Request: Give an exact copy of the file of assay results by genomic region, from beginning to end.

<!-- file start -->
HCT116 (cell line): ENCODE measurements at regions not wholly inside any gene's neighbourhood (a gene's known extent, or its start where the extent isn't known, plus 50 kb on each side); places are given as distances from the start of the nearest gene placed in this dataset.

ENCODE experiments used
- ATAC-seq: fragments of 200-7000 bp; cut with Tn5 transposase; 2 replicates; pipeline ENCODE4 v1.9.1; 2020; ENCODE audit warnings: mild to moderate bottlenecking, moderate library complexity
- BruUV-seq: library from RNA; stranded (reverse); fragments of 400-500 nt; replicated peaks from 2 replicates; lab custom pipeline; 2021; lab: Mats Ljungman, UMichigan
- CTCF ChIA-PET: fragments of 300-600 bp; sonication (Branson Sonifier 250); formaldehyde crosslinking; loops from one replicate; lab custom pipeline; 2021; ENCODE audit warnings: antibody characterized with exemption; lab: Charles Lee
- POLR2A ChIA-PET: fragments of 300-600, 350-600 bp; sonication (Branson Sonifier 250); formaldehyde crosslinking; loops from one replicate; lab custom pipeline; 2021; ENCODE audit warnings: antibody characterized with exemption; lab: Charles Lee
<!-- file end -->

HCT116 (cell line): ENCODE measurements at regions not wholly inside any gene's neighbourhood (a gene's known extent, or its start where the extent isn't known, plus 50 kb on each side); places are given as distances from the start of the nearest gene placed in this dataset.

ENCODE experiments used
- ATAC-seq: fragments of 200-7000 bp; cut with Tn5 transposase; 2 replicates; pipeline ENCODE4 v1.9.1; 2020; ENCODE audit warnings: mild to moderate bottlenecking, moderate library complexity
- BruUV-seq: library from RNA; stranded (reverse); fragments of 400-500 nt; replicated peaks from 2 replicates; lab custom pipeline; 2021; lab: Mats Ljungman, UMichigan
- CTCF ChIA-PET: fragments of 300-600 bp; sonication (Branson Sonifier 250); formaldehyde crosslinking; loops from one replicate; lab custom pipeline; 2021; ENCODE audit warnings: antibody characterized with exemption; lab: Charles Lee
- POLR2A ChIA-PET: fragments of 300-600, 350-600 bp; sonication (Branson Sonifier 250); formaldehyde crosslinking; loops from one replicate; lab custom pipeline; 2021; ENCODE audit warnings: antibody characterized with exemption; lab: Charles Lee